Forthcoming Events

The 2024 dates for our four themed weeks are now fixed in the village calendar:

Zero Waste Week: 11th – 16th March

Wildlife Week: 22nd – 29th June

Water Week: 13th – 20th July

Zero Carbon Week: 23rd – 28th September

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The Wharfe

The River Wharfe in Addingham runs along our northern boundary. There are two impoundments on this stretch of the river, the weir at High Mill and the weir at Low Mill, both constructed to provide a head of water to power the mills before coal-fired steam boilers were introduced in the 19th century. The weirs are now redundant. Some on other Yorkshire rivers, including the Nidd and the Aire, have been removed completely in attempts to restore river habitats and enable the passage of fish. In other cases where weirs have been retained fish passes have been installed. There are now plans to construct a fish pass at Low Mill. Click here for further information.

Except for the problem of fish barriers, general water quality in the Wharfe in Addingham is very good, at least as far as Sandbeds. In wet weather untreated sewage is often discharged by Yorkshire Water from the Addingham Pumping Station into the Mill Stream at Low Mill to enter the river at the point where it begins to run alongside the Old Ilkley Road. So the stretch from there to Ilkley is frequently polluted by faecal bacteria. Further and more continuous pollution takes place in Ilkley.

We have been working closely with the Ilkley Clean River Group and Yorkshire Dales Rivers Trust on water quality issues in the Wharfe.

Ashlands ProjectThe first project, the Ashlands Project, concerned the poor performance of the Ashlands Sewage Treatment Works (STW) in Ilkley and the impact of spills of untreated sewage on water quality in the river. The performance of this Works is very relevant to us in Addingham as this is where our sewage is treated. The discharge of effluent, whether treated or untreated, causes nutrient pollution (of concern for the ecological health of the river) and faecal bacteria pollution (of concern for public health, especially swimmers).

A briefing document on these issues prepared for John Grogan, our local MP at the time, can be found here. Most of our work so far has concerned faecal bacteria pollution.

With funding from Ilkley Town Council, Wharfedale Naturalists Society and the Rivers Trust we set up our own citizen science study of the river to assess the impact of sewage effluent on the concentration of E. coli in the water. Our report to the Council from July 2019 can be found here.

We showed that the river downstream of the STW was heavily contaminated by faecal bacteria in all flow conditions, continuously from the treated (or final) effluent outfall and intermittently, but frequently from the storm overflow. We also showed that high concentrations of faecal bacteria further downstream in Burley were caused by effluent discharges from Ilkley and Ben Rhydding. The report is here.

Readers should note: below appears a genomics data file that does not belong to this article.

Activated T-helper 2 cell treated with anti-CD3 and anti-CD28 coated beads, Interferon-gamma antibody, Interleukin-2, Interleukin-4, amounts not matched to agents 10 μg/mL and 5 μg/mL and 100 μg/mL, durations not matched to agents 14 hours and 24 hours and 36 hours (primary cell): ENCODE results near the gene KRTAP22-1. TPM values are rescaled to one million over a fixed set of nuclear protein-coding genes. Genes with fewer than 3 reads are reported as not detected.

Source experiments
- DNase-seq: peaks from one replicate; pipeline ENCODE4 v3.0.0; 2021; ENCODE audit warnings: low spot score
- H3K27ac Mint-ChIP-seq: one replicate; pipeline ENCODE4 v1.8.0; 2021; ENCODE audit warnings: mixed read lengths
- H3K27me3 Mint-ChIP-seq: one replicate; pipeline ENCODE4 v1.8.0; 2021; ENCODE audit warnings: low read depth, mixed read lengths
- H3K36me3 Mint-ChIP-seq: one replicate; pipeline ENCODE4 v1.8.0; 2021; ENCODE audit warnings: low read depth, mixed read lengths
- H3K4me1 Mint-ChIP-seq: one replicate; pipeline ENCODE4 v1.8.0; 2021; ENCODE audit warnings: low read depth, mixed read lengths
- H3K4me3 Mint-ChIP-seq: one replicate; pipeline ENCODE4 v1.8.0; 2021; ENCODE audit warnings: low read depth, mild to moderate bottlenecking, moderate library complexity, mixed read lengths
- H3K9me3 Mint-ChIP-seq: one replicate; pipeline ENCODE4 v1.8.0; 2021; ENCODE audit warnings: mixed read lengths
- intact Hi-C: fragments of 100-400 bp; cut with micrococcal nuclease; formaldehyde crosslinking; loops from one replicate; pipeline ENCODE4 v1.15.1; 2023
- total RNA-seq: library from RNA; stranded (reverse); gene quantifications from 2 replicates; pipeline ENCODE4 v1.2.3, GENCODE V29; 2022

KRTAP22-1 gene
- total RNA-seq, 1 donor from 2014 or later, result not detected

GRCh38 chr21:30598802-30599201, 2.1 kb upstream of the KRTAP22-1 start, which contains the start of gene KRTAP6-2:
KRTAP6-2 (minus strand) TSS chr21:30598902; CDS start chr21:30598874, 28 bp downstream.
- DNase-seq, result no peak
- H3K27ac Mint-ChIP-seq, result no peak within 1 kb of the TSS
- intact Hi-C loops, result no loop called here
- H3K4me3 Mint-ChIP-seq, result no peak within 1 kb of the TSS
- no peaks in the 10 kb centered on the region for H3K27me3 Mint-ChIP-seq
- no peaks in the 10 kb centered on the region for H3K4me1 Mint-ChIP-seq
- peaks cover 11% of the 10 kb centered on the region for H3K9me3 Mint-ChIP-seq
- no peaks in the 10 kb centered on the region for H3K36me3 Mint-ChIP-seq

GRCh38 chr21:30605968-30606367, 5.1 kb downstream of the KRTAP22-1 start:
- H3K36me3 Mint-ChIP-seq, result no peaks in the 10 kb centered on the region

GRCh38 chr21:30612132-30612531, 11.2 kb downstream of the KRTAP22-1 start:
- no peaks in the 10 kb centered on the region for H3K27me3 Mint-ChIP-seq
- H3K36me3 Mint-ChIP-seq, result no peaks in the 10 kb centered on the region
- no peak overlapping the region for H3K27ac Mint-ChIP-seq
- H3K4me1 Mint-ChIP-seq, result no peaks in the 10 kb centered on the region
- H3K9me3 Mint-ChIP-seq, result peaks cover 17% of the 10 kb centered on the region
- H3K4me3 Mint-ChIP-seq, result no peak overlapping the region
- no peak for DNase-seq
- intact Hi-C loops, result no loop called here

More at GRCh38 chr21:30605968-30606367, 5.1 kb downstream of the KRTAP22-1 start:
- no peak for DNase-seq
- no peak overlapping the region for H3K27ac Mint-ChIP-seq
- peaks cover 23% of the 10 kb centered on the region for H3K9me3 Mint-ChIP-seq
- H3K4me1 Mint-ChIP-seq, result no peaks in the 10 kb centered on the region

Ashlands ProjectWe compared the concentration of E. coli downstream with the concentration upstream at the Cromwheel corner in different flow conditions. In low flow, concentrations upstream were quite low, safe for swimming, but in high flow they could be quite high, indicating the presence of a significant source of faecal bacteria further upstream.

In 2019 in a bid to raise awareness about the problem of overflowing sewage in the river, the Ilkley Clean River Group decided to apply for Bathing Water status for the stretch of river from the New Brook St. Bridge down to Beanlands Island. We consequently turned our attention to identifying the sources of faecal bacteria arriving in Ilkley from upstream sources including the Addingham Pumping Station and Addingham becks. Our report for December 2019 can be found here.

The results showed that after heavy rainfall events the Addingham Pumping Station becomes overwhelmed and untreated effluent is discharged into the Mill Stream at Low Mill and thence into the Wharfe. Click here for details. Although the volume of relatively clean water in the river provides considerable dilution the concentration of faecal bacteria in the effluent is sufficiently high to cause unsafe conditions at the designated bathing site in Ilkley.

A further study in 2021 showed that in certain weather conditions, specifically when heavy rainfall follows a long period of dry weather, high concentrations of faecal bacteria can be washed into tributary becks and the main river from agricultural land as reported here.

In 2020, we launched the iWharfe Project designed as a citizen science project not only to take samples from sites on the river close to Ilkley but to take samples along the full length of the river from Oughtershaw in Upper Wharfedale to Cawood at the junction of the Wharfe and the Ouse south of York.

It involved the Ilkley Clean River Group, Yorkshire Dales Rivers Trust (YDRT), Addingham Environment Group, Dales to Vale River Network and the Environment Agency together with charities and other community groups from along Wharfedale working together. We called it the “The Big Health Check”. It took place on Monday, 24th August, 2020 involving five teams sampling at 60 sites along the river more or less simultaneously on the same day. Samples were analysed for both faecal bacteria and for nutrient chemistry. Results from the faecal bacteria survey can be seen here.

Results from the nutrient chemistry survey, together with diatom data, can be seen here.

Some of the aspects of the 2020 faecal bacteria survey were repeated in 2021, as reported here.

Wharfe Health Check